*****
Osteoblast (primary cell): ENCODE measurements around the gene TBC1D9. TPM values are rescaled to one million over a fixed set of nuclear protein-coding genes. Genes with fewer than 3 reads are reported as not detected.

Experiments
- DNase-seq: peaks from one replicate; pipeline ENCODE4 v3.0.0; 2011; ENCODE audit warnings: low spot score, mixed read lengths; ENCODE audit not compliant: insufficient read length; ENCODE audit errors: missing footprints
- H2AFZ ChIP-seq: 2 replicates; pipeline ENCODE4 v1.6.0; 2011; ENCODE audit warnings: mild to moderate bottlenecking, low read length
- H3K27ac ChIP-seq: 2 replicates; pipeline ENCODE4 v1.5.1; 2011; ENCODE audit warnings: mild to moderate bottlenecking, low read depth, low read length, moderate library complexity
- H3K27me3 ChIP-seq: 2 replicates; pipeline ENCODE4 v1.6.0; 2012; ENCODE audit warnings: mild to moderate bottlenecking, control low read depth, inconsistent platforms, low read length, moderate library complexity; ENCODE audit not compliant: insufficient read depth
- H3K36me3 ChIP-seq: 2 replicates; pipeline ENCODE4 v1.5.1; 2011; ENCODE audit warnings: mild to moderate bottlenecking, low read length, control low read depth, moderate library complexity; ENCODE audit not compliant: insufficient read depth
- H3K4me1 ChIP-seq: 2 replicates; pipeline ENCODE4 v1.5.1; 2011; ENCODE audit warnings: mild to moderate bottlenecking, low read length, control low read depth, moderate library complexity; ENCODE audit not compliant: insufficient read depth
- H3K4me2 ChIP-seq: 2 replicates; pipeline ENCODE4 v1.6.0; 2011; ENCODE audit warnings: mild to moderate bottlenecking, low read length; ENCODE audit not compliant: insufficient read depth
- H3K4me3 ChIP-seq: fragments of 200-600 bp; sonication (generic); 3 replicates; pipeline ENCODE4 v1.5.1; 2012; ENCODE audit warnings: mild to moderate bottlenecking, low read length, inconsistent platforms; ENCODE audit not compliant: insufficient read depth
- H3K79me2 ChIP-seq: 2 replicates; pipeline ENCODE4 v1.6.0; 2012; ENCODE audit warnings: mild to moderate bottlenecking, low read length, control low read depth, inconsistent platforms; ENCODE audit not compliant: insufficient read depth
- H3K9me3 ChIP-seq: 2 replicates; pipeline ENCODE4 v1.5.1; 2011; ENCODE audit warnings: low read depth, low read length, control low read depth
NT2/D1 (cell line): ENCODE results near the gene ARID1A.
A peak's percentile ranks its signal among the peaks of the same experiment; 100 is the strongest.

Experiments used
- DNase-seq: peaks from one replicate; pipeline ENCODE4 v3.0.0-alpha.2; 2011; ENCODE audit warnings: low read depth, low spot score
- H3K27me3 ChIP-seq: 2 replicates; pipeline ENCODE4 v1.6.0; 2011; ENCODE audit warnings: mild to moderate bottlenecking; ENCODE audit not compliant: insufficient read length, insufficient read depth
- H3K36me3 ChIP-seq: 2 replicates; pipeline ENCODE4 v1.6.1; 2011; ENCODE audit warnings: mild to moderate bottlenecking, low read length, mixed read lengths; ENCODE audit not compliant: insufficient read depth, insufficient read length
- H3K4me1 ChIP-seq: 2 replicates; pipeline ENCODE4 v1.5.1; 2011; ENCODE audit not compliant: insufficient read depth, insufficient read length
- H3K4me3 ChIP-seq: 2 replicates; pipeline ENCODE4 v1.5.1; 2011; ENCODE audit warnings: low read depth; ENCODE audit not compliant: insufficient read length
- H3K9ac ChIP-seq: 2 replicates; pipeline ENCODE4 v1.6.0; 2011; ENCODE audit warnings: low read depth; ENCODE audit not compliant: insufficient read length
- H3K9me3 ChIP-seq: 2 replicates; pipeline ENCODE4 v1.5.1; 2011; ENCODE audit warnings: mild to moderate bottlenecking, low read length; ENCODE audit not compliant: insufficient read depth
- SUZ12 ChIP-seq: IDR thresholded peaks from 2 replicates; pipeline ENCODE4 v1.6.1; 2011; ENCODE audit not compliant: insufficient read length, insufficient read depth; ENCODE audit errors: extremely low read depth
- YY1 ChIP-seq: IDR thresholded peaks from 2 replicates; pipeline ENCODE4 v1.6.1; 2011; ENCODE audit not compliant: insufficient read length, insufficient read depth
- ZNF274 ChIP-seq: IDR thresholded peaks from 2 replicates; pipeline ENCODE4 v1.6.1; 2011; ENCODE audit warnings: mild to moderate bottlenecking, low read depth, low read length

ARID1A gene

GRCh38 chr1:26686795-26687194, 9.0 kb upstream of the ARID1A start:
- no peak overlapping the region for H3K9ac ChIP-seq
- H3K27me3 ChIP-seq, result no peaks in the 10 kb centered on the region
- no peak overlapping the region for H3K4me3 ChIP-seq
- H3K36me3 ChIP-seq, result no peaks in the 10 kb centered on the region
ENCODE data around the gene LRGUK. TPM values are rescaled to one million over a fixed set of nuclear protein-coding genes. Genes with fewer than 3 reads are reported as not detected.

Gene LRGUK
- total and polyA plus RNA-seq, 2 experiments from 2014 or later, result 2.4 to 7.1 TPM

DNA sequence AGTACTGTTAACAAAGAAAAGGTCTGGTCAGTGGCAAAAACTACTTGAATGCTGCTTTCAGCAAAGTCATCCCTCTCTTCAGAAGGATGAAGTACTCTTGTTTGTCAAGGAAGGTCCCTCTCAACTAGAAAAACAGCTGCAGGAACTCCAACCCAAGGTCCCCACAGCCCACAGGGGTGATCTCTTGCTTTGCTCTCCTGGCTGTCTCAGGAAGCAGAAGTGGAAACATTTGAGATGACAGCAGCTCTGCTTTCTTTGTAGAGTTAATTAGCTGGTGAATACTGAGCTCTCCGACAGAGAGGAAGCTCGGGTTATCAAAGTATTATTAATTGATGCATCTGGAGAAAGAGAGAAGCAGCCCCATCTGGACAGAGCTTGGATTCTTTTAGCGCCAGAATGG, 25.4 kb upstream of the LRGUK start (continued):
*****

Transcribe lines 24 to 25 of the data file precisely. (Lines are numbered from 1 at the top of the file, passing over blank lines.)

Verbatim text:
- YY1 ChIP-seq: IDR thresholded peaks from 2 replicates; pipeline ENCODE4 v1.6.1; 2011; ENCODE audit not compliant: insufficient read length, insufficient read depth
- ZNF274 ChIP-seq: IDR thresholded peaks from 2 replicates; pipeline ENCODE4 v1.6.1; 2011; ENCODE audit warnings: mild to moderate bottlenecking, low read depth, low read length